What is / was Medusa

    Medusa, was used mainly as a 2D drafting software. It was similar to drawing on paper in that you started out with a pre-formatted sheet size, set your drawing scale and then made your drawing. There were 2 basic kinds of lines. Regular non-clump lines and clump lines. With clump lines, a part could be drawn in a 2D view as an individual part or (clump of lines). This 2D part (clump) could then be selected as a unit and moved around, saved, deleted or changed. Different parts (clumps) could be joined together into an assembly (a higher level clump) and that could then be moved around as a unit.
Any part of a drawing, even the whole drawing itself, could be saved into a file. This file could be for temporary use as a means of copying something or put into a library and used as a standard library symbol. These symbol files could be retrieved anytime and used as needed and had a standard name of Y. xxxx.
Until rev 12 , a 'typical' set-up was a 'mainframe' or minicomputer that tied into a Tektronik workstation with a 12" digitizing tablet and mouse for the menus. This varied from company to company because there could be bigger tablets, 2 mouses, pens, even an occasional spaceball. With rev 12 the menus were placed on the screens of the new UNIX workstation causing the Tektronik workstations and tablets to become obsolete.
    Because Medusa was used mainly for 2D drafting it was rarely recognized as actually being 'ahead of its time'. It was one of the first CAD packages to have 3D solid and sheetmetal cababilities along with parametrics and some other functions I never even used. Though some companies did use these other capabilities, few were able to make use of them all.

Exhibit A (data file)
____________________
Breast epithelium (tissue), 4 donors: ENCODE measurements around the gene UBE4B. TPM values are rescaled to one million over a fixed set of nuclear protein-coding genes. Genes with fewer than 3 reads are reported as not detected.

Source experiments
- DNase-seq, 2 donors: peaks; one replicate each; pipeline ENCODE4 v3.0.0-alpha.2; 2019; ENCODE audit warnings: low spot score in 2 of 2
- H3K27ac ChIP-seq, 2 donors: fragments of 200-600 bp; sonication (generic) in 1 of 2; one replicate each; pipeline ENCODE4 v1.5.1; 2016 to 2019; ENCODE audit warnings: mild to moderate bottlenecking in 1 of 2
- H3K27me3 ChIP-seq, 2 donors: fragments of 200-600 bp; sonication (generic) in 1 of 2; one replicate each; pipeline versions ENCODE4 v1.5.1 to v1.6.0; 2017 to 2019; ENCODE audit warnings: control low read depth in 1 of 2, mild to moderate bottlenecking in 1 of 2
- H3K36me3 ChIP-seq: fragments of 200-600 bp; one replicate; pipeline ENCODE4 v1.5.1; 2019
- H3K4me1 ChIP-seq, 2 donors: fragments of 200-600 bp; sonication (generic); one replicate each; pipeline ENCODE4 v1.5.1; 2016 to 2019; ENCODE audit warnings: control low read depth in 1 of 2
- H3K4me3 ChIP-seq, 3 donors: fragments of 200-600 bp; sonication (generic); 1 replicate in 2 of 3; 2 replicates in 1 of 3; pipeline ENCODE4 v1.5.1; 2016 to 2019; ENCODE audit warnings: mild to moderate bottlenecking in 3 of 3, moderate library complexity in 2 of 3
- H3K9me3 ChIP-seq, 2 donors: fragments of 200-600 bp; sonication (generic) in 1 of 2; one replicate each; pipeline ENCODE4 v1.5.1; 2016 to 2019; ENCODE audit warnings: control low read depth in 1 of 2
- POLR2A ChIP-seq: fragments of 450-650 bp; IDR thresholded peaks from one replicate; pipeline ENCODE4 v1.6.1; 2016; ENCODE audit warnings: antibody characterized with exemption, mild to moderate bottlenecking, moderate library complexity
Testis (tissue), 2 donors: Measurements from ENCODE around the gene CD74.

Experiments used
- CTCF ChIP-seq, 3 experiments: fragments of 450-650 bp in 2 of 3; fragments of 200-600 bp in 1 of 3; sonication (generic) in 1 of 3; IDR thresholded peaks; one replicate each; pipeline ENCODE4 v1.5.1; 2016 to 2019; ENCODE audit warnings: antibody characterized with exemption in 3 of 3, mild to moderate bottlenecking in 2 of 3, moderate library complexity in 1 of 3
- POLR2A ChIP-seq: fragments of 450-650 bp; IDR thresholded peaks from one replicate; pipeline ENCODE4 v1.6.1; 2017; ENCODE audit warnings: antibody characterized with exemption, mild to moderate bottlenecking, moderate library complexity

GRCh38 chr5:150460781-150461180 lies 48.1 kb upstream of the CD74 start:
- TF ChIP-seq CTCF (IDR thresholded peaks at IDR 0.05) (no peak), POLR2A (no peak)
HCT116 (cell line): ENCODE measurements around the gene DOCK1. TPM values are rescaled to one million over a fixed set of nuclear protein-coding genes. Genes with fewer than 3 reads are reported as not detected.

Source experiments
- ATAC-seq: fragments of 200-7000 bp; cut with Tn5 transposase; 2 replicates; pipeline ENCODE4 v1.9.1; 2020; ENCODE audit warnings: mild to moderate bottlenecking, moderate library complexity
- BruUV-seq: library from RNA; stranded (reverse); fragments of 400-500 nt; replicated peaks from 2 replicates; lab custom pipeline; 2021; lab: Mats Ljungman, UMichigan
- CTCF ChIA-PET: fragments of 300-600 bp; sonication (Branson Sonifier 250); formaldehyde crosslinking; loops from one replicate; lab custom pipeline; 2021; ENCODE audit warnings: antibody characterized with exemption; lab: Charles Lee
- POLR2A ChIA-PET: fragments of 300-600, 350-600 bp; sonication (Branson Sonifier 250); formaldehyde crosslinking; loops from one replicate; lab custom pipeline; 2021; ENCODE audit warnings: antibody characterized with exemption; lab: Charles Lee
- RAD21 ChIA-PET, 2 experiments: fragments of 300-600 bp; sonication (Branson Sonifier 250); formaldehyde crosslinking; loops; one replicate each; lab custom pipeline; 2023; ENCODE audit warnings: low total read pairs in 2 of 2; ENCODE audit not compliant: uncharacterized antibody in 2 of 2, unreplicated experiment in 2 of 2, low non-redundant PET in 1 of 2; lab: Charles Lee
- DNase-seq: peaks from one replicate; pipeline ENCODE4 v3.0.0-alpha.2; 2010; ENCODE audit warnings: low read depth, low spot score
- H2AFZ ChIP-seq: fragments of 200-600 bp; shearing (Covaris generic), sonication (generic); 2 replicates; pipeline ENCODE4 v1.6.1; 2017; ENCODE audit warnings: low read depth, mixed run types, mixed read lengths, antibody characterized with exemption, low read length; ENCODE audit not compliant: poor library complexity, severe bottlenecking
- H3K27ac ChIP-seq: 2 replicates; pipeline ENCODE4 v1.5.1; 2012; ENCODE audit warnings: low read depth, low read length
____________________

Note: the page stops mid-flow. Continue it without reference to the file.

Another great feature was the ability to be customized. The standard Medusa package was 'usable' by any company but when customized to a company's needs it was a lot more efficient.
    Menu picks werent the only way to use Medusa. Commands could be typed in using the keyboard and many commands could be strung together while working on a drawing. Commonly used strings of commands could be saved as macros and then run using only one command or a menu pick. Beyond the macros, programs could be written using Supersyntax (an abbreviated form of BASIC) that could accomplish just about any task. Supersyntax was renamed to BACIS-1 at rev 12.


A short history of Medusa

1980 - Medusa was developed by CIS (Cambridge Interactive Systems) in the UK getting the name CIS Medusa.
It ran mostly on Unix based computers namely the DEC (Digital Equipment Company) VAX minicomputers.

1981 - Prime Computer Co. acquired exclusive rights to market Medusa outside of Europe. Medusa was developed to run on Prime computers and became the start of Prime Medusa which eventually got up to revision 5

1983 - Computervision buys CIS Medusa and continued to develop the software, eventually taking CIS Medusa up to revision 7.

1984 - Prime gets joint ownership of Medusa which allows them to market Prime Medusa worldwide

1988 - Prime buys Computervision taking full control of Medusa.
Prime develops Medusa-12 by combining CIS Medusa-7 with Prime Medusa-5 to run on the UNIX based workstations which were taking a growing position in the computer market.
Medusa-13 was eventually developed with a very different user interface from rev-12
MEDEA electrical was also developed to offer an additional wiring capability

1998 - Parametric Technology Corporation (now just PTC) buys Computervision and Medusa.

2002 - CAD Schroer (a German company) buys Medusa from PTC



DISCLAIMER

The information contained here is a combination of what I recall from the time I worked with Medusa and from other sources where I could find it. I have not worked with Medusa since 1997 and do not know how the software performs today.

If anyone finds an error or has more accurate information please feel free to let me know.